Two years ago, the Prime Minister did not call an election because he thought he would not win it; three weeks ago, he said he did not want one because it would bring “chaos”; and Lord Mandelson, the man who now runs the Government, says that Labour is against one because it might lose it. How many more excuses will they come up with before they recognise that it is time for people to have their say?
Let me turn now to the proposals themselves. The country is too centralised, Parliament is too weak, and the Government are too top-down, too secretive and too unwilling to give up power. Above all, is not the real problem the fact that people feel shut out of decision making and unable to control the things that matter to them?
There is much in the statement that we support, not least because it is taken from the comprehensive case for reform that I made to the Open university. The Government have at least mastered the art of copying things. We agree with giving more power to local government, but let us not stop there. Why not abolish the regional quangos that have taken so much power away from local government? We support greater independence for Select Committees, which got a mention today, but why cannot the Prime Minister say today that these watchdogs should be freely elected and not appointed by the Whips Office? I accept that it is a difficult decision for the Prime Minister, and in a way it is a difficult decision for me, because it means giving up patronage. However, I am prepared to do it. Is he prepared to do it?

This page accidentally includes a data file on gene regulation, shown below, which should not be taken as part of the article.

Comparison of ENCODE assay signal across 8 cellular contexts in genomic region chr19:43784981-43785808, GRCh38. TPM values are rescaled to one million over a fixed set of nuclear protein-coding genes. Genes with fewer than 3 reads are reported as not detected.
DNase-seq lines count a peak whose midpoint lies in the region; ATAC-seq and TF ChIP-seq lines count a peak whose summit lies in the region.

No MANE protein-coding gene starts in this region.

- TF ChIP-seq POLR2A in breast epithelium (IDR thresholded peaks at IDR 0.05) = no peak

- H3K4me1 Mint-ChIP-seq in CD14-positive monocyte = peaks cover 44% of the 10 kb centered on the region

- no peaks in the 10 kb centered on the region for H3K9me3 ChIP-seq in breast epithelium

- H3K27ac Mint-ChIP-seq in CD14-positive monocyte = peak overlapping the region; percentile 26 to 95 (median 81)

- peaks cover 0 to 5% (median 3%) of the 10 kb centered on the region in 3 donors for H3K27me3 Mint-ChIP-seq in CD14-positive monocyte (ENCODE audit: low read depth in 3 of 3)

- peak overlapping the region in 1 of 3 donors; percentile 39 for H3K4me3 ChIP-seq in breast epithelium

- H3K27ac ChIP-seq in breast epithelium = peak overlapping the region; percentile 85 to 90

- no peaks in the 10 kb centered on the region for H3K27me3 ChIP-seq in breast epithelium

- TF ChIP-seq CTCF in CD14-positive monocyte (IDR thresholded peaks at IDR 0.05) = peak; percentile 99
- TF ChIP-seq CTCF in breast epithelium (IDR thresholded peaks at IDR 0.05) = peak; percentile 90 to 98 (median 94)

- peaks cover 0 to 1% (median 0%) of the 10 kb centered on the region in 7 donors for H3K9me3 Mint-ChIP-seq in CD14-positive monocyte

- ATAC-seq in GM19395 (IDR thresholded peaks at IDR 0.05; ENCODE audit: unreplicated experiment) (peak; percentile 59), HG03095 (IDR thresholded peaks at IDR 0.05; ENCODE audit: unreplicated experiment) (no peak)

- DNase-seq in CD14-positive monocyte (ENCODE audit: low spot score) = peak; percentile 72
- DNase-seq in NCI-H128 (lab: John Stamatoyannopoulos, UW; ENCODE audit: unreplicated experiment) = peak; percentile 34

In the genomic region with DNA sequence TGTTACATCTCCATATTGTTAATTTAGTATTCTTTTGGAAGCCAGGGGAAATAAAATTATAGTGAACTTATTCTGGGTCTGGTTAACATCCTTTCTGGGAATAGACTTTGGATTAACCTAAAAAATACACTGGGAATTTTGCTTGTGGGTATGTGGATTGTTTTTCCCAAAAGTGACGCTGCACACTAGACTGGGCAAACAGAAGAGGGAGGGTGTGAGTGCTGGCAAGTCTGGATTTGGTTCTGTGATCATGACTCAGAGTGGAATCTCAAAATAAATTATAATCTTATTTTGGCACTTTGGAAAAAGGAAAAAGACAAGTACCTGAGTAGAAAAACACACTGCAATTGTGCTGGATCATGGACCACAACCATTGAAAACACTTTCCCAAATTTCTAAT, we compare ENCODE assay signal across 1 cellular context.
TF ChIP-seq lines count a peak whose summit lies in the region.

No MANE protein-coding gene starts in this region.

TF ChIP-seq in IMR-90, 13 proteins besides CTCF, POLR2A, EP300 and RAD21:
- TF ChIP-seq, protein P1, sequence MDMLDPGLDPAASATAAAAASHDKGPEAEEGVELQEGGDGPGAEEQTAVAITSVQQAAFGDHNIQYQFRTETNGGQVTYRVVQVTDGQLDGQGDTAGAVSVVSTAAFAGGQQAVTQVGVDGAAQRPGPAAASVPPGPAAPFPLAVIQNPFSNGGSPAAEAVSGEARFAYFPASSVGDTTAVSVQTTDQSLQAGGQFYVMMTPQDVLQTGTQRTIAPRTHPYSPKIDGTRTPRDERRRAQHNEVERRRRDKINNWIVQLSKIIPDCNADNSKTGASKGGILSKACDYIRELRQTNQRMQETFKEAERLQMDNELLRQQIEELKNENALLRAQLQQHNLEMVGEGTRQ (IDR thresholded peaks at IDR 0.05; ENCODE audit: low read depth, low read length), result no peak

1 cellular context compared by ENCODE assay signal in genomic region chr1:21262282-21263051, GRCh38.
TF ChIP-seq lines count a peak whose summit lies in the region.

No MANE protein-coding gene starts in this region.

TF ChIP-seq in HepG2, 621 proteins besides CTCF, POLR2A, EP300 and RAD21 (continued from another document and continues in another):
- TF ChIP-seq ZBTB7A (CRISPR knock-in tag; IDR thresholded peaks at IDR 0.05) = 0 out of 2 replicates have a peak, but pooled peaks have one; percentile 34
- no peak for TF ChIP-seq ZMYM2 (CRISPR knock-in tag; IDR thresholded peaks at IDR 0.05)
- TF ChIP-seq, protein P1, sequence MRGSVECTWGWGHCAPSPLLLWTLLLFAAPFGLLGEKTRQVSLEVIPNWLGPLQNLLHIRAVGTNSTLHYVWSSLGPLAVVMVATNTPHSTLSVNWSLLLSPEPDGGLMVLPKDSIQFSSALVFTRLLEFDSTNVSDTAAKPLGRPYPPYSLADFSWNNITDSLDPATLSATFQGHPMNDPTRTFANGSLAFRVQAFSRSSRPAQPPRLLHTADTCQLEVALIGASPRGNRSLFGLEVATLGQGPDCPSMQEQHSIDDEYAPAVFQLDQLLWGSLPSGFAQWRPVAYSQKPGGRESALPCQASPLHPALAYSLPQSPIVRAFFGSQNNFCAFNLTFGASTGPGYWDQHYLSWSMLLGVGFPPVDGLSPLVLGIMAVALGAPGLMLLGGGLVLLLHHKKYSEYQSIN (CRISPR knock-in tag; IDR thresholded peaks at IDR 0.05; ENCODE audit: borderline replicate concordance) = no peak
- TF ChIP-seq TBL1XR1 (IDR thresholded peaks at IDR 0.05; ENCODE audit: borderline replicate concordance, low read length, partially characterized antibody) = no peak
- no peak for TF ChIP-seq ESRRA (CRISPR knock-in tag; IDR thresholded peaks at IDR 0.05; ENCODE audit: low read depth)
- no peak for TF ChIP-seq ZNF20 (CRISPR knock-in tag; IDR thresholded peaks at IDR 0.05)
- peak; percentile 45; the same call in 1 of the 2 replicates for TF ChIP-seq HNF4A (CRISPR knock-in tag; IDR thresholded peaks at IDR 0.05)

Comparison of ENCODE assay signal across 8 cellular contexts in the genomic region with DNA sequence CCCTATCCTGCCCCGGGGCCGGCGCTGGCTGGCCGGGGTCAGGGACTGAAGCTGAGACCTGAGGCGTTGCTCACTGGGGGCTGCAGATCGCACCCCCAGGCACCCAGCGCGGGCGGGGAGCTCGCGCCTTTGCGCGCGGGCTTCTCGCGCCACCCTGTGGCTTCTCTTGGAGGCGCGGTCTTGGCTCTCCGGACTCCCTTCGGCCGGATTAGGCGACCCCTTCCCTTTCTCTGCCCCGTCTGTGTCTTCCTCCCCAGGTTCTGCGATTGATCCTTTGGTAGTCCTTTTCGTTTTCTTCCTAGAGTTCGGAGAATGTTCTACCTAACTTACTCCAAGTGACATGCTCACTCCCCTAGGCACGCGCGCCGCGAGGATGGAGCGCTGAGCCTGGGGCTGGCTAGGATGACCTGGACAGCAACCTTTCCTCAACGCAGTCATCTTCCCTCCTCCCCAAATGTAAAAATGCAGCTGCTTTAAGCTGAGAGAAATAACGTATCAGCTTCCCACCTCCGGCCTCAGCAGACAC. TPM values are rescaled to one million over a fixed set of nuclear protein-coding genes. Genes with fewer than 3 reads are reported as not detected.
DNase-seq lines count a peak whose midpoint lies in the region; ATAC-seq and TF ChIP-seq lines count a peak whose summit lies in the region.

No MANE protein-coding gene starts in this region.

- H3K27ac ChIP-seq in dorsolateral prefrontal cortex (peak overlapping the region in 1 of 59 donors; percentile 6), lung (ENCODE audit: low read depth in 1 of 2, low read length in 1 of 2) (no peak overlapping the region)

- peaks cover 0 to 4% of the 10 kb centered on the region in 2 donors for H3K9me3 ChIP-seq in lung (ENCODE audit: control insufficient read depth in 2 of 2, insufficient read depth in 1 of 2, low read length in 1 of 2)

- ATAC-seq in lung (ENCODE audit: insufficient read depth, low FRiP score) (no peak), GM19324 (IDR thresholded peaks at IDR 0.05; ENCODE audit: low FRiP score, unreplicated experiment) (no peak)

We will back the establishment of a Parliamentary Standards Authority to supervise all matters relating to Members of Parliament’ pay and expenses, but there are still serious questions to be answered, not least about how it will relate to the House and to whom it will be ultimately accountable.
The problem is that the Prime Minister has promised constitutional change countless times before. He promised it when he launched his campaign for leadership of the Labour party two years ago, he promised it in his first statement to the House as Prime Minister, and he promised it in his speech on liberty in the autumn of 2007. He promised it in two Queen’s Speeches, when he specifically pledged the delivery of a Constitutional Renewal Bill. That Bill was first mooted in November 2007, then again in December 2008. Why has it taken so long?